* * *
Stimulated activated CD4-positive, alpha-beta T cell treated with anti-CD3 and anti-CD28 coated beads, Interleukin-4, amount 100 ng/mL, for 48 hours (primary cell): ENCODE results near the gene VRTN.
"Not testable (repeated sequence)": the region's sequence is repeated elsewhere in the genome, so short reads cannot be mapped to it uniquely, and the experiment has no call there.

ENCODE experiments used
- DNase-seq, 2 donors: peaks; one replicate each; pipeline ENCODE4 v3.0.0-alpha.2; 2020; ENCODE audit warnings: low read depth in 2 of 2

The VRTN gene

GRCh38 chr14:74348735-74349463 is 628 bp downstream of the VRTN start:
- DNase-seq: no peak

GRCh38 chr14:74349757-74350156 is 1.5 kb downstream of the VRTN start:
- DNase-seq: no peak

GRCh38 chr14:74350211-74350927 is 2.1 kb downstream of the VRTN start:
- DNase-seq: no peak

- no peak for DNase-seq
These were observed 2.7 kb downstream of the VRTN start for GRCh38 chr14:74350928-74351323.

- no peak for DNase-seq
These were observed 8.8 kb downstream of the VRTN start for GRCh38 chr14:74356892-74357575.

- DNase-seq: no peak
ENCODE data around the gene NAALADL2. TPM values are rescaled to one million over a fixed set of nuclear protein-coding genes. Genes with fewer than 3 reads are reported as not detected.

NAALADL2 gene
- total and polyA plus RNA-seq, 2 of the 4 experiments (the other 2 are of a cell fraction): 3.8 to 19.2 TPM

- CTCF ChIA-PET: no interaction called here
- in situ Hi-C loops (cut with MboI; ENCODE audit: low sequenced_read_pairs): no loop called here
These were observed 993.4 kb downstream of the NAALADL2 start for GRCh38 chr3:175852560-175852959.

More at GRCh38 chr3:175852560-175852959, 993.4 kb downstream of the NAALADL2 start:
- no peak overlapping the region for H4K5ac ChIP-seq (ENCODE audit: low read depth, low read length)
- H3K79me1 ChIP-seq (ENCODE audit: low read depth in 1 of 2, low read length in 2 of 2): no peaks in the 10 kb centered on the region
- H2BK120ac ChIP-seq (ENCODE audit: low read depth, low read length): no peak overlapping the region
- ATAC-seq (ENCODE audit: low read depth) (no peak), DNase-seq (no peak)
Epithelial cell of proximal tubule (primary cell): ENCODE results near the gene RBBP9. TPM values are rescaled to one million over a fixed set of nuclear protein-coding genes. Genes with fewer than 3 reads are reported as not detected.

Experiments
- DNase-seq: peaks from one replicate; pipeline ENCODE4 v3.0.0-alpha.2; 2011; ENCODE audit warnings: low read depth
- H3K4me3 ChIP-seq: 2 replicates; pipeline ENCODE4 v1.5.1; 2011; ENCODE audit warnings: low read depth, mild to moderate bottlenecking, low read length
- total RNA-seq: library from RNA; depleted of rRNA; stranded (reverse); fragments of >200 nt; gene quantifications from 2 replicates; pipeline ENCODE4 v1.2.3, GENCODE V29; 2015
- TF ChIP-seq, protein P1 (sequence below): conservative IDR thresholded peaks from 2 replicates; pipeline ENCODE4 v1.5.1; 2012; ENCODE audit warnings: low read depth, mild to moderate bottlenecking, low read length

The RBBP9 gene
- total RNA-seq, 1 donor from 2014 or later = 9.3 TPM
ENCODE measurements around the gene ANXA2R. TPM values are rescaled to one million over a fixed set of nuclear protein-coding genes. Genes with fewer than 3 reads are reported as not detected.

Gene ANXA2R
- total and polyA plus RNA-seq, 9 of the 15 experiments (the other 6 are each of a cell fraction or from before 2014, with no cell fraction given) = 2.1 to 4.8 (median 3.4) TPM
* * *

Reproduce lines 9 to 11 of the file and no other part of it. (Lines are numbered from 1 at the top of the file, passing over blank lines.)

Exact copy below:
- DNase-seq: no peak

GRCh38 chr14:74350211-74350927 is 2.1 kb downstream of the VRTN start:
- DNase-seq: no peak